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REVIEW ARTICLE
Year : 2012  |  Volume : 3  |  Issue : 1  |  Page : 8-12

Photodynamics in antimicrobial periodontal therapy


Department of Periodontics, Vishnu Dental College, Bhimavaram, India

Date of Web Publication27-Sep-2012

Correspondence Address:
Sruthima NVS Gottumukkala
Department of Periodontics, Vishnu Dental College, Bhimavaram
India
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Source of Support: None, Conflict of Interest: None


DOI: 10.4103/0976-6944.101669

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  Abstract 

Current dental practice has been emphasizing more on (1) early diagnosis and prevention of common oral diseases and (2) to conserve tooth structure as much as possible during restorative procedures. Thus atraumatic and non invasive treatment modalities have been the key thrust in dentistry today. Keeping in mind the tremendous potential of optical technology to provide high sensitive tissue information non-invasively, and the ability to induce localized and specific tissue changes, photodynamic therapy should be the foremost technology to embrace for advancement in dentistry. Although mechanical removal of the periodontal pathogens is the current gold standard of treatment, antibiotics are also known to be effective. However, development of resistance in the target organisms is a problem associated with the use of such drugs. The use of photoactivatable compounds or photosensitizers (PS) to cause photodestruction of oral bacteria has been demonstrated, indicating that photodynamic therapy (PDT) could be a useful alternative to mechanical means as well as antibiotics in eliminating periopathogenic bacteria. Keeping this in consideration this review mainly focuses on the application of photodynamic technology as antimicrobial agent in adjunct to the routine oral prophylaxis around the natural dentition as well as implant prosthesis.

Keywords: Implants, lasers in periodontitis, photodynamic antimicrobial chemotherapy, photodynamic therapy, photosensitizers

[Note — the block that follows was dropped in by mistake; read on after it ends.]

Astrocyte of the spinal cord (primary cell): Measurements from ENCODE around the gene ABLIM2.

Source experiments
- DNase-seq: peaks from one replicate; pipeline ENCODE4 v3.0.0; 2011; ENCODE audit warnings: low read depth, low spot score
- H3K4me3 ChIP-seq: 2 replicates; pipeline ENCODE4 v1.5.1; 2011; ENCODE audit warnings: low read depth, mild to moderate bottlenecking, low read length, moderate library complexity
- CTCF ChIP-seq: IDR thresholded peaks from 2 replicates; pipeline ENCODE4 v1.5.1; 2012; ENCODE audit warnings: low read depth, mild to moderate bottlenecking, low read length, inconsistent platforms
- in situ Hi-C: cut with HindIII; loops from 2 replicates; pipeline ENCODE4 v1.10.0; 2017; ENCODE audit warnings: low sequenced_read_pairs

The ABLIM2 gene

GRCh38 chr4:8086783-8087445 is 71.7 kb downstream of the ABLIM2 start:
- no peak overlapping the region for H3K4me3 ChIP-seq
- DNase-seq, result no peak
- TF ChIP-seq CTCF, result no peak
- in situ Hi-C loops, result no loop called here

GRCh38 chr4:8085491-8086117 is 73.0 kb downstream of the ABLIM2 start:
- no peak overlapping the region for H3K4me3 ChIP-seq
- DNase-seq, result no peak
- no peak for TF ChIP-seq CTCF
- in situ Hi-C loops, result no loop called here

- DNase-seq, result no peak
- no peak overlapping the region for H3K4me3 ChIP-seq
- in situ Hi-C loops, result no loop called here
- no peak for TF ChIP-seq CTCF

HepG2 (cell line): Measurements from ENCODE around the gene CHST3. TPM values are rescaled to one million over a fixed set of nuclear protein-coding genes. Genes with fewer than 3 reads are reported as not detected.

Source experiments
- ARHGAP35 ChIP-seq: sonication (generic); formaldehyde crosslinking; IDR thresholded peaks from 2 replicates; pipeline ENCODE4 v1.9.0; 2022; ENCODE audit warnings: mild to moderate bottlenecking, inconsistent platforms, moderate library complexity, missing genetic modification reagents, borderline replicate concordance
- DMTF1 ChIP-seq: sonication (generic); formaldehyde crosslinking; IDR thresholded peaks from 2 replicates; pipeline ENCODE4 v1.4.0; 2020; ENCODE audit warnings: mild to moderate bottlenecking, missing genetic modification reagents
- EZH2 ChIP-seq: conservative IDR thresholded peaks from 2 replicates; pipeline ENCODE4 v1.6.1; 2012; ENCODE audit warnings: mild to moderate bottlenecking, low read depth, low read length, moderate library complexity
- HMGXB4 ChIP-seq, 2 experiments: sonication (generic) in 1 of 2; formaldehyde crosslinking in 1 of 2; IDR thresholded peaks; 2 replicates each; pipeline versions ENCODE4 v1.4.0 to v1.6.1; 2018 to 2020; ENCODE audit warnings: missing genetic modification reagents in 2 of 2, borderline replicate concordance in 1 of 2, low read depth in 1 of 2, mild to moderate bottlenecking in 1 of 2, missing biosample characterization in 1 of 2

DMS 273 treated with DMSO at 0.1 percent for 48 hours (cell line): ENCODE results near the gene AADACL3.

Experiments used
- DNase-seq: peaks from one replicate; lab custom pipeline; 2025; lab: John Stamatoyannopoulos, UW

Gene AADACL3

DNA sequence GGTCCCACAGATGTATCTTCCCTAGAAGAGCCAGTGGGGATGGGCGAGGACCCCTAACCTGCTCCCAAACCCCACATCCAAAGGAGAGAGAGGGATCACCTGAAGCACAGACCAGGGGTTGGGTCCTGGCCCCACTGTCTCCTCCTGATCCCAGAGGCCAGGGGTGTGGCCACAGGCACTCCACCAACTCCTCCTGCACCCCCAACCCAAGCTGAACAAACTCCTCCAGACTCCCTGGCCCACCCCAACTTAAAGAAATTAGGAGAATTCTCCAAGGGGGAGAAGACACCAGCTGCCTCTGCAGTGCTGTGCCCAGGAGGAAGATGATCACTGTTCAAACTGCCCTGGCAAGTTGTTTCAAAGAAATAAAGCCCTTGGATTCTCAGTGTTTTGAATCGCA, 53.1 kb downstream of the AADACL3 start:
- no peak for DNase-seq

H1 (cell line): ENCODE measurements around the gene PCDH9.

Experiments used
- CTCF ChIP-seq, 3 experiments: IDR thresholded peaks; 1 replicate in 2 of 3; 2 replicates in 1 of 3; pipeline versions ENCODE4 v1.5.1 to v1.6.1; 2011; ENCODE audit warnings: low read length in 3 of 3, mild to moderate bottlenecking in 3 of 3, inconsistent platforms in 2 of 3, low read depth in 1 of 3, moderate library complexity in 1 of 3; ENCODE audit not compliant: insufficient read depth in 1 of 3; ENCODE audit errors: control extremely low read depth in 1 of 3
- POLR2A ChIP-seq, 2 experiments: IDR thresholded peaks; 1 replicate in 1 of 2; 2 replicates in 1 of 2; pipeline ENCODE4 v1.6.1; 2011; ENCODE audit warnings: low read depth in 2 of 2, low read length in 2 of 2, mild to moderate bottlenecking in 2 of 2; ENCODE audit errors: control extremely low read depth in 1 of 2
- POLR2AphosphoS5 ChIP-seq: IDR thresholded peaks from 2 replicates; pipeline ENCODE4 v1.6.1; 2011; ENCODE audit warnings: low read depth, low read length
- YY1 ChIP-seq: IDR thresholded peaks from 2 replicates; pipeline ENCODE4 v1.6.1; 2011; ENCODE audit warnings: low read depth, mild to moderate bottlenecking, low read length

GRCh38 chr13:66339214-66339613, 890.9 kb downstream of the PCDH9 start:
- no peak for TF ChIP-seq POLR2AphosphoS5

How to cite this article:
Gottumukkala SN, Mantena SR. Photodynamics in antimicrobial periodontal therapy. Indian J Oral Sci 2012;3:8-12

How to cite this URL:
Gottumukkala SN, Mantena SR. Photodynamics in antimicrobial periodontal therapy. Indian J Oral Sci [serial online] 2012 [cited 2017 Apr 27];3:8-12. Available from: http://www.indjos.com/text.asp?2012/3/1/8/101669


  Introduction Top


Periodontal disease is an infectious, inflammatory disease and its initiation and progression is significantly associated with overgrowth of certain pathogenic bacteria, liberation of bacterial toxins, and inflammatory response of the host. As more and more bacterial strains become resistant to antibiotics, the dental clinician is often faced with choosing alternatives to combat anaerobic bacteria that can lead to periodontal diseases. A primary related concern for the dental clinician is soft-tissue inflammation, bleeding, and suppuration, which can progress to fairly rapid bone loss. Elimination or adequate suppression of putative periodontopathic microorganisms in the subgingival microbiota is essential for periodontal healing. Antimicrobial treatment in periodontics ranges from mechanical debridement of tooth surfaces and home plaque removal, to local and systemic delivery of antimicrobial agents. Antimicrobial photodynamic therapy (aPDT) has emerged in the clinical field as a potential alternative to antibiotics to treat microbial infections. The aim of this review is to outline the clinical application and effects of photodynamic therapy in the management of periodontal and peri-implant infections.